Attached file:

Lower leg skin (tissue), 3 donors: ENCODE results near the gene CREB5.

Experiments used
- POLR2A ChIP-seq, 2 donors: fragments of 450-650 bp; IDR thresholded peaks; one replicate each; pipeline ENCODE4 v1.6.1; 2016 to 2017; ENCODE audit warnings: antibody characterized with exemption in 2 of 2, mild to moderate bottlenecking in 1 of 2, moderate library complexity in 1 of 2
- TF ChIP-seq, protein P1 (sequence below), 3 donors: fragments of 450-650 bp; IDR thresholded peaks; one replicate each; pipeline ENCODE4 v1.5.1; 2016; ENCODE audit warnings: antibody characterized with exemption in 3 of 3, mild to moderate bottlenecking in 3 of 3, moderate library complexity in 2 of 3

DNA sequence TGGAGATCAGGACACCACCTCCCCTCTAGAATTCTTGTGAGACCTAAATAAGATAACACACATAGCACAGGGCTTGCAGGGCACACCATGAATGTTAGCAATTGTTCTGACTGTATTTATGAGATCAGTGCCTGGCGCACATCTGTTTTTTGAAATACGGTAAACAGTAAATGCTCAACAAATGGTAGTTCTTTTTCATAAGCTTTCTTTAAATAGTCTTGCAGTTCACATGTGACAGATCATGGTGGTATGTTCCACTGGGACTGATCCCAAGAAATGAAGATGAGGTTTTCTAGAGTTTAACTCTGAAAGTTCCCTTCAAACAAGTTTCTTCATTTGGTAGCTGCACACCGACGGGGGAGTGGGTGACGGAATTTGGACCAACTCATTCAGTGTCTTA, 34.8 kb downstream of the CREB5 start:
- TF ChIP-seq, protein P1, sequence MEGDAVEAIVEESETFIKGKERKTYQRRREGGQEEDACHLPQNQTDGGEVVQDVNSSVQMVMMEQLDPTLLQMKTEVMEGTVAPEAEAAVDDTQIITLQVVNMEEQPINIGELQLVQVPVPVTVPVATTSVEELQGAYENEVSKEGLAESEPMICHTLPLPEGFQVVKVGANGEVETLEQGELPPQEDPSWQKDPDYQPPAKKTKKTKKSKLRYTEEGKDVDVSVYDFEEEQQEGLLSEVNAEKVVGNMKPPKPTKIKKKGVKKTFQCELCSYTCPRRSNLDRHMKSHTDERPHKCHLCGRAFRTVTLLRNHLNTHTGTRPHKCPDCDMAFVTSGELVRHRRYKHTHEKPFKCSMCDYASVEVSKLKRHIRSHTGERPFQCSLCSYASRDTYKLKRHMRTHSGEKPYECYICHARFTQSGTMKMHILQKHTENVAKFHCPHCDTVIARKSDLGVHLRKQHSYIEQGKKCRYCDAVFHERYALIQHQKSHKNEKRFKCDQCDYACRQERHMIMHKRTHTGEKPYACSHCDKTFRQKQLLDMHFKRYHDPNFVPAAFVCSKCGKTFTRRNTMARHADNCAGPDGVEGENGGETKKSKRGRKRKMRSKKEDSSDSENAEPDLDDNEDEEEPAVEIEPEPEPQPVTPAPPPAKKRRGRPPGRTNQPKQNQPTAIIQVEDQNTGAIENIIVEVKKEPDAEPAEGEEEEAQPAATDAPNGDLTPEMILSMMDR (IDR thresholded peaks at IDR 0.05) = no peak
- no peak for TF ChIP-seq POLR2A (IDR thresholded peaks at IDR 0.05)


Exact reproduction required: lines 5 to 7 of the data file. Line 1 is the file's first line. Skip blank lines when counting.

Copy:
DNA sequence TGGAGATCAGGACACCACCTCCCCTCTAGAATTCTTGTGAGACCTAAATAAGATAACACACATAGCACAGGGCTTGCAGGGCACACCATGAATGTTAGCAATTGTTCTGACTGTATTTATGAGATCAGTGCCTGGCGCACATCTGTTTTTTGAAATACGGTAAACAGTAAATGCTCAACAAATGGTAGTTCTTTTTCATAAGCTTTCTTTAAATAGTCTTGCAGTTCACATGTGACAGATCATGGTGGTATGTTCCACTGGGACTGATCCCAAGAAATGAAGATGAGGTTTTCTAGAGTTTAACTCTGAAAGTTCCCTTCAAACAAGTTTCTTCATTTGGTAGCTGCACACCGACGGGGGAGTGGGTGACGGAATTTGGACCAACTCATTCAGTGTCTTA, 34.8 kb downstream of the CREB5 start:
- TF ChIP-seq, protein P1, sequence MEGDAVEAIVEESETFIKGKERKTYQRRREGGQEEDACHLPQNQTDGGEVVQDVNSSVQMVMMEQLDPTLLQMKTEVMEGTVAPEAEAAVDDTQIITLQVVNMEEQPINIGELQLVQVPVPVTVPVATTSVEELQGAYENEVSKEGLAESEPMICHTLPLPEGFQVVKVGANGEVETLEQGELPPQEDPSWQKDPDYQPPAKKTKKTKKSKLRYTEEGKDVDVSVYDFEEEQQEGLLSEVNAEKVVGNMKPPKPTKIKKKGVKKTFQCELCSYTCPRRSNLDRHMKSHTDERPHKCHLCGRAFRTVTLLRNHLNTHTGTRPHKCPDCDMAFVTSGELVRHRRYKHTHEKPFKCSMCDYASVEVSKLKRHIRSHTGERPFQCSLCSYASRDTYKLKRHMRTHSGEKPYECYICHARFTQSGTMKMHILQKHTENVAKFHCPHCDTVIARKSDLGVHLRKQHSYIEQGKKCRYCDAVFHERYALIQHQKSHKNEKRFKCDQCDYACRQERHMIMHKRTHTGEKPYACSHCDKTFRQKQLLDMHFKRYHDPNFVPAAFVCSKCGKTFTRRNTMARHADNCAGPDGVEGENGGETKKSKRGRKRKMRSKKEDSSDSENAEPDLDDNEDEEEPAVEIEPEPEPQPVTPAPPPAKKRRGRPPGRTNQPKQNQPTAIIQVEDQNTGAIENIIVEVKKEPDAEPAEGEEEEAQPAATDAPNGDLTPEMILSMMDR (IDR thresholded peaks at IDR 0.05) = no peak
- no peak for TF ChIP-seq POLR2A (IDR thresholded peaks at IDR 0.05)